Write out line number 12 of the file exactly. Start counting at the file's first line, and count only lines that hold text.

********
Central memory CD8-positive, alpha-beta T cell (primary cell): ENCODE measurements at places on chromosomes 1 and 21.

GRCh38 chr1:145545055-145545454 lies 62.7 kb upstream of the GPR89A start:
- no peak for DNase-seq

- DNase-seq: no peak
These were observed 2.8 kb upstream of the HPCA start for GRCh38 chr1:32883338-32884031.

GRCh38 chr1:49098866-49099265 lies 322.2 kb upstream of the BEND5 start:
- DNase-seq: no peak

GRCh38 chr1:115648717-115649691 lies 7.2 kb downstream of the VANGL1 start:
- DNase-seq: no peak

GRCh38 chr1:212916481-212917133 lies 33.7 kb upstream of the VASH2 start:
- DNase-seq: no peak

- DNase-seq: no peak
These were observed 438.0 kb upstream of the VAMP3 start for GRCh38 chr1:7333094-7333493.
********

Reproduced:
- DNase-seq: no peak